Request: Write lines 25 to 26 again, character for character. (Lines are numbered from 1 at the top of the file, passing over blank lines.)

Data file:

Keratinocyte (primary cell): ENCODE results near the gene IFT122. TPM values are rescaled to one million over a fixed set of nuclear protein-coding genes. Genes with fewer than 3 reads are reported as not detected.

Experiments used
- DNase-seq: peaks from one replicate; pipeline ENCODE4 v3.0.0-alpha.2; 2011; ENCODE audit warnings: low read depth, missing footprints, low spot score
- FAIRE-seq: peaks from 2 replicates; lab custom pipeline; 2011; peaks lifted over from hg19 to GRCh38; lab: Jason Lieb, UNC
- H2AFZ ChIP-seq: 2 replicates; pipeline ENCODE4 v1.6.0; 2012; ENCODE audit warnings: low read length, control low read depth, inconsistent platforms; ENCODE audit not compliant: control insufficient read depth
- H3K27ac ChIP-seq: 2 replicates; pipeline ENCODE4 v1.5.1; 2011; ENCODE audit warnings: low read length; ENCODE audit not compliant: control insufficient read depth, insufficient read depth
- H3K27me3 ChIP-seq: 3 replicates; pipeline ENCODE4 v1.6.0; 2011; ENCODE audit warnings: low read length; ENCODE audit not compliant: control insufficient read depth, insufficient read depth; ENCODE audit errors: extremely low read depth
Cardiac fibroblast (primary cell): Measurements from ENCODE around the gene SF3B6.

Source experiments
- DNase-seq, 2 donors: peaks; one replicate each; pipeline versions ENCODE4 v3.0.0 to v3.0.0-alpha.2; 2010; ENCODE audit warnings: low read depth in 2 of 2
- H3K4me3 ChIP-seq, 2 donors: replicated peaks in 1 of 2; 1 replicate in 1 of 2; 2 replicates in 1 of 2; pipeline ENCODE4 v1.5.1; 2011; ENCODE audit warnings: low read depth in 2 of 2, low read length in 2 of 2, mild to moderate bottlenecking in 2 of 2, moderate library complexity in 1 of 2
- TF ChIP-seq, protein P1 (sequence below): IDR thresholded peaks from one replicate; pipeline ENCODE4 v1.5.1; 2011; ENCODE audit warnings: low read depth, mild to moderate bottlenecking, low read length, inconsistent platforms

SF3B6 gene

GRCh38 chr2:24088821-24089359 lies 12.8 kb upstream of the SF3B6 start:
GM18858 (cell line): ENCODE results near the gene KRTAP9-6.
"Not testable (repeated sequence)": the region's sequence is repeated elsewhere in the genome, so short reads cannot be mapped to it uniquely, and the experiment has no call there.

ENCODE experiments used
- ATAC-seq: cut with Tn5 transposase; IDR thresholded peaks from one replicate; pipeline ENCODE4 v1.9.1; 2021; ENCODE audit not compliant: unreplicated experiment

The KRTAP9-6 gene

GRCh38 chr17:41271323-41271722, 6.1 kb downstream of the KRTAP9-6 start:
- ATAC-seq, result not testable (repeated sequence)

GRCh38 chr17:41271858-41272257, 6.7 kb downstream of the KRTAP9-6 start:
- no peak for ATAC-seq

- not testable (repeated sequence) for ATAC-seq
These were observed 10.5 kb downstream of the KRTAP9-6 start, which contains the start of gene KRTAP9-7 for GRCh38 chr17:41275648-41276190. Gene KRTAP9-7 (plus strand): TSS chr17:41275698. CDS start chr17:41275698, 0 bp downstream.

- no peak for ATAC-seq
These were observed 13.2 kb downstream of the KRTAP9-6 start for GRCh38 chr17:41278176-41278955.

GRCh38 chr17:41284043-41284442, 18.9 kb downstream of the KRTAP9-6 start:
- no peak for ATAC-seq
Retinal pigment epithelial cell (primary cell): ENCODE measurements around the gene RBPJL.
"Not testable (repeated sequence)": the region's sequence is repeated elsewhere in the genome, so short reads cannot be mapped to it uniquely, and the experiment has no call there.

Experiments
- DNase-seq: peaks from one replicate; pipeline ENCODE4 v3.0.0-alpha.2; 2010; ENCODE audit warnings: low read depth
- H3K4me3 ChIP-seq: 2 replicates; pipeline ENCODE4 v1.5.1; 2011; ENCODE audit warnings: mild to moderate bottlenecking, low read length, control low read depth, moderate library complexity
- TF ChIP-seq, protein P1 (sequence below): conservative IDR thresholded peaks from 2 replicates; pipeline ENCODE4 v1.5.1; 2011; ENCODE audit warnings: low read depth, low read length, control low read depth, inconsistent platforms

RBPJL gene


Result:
These were observed 10.5 kb downstream of the KRTAP9-6 start, which contains the start of gene KRTAP9-7 for GRCh38 chr17:41275648-41276190. Gene KRTAP9-7 (plus strand): TSS chr17:41275698. CDS start chr17:41275698, 0 bp downstream.

- no peak for ATAC-seq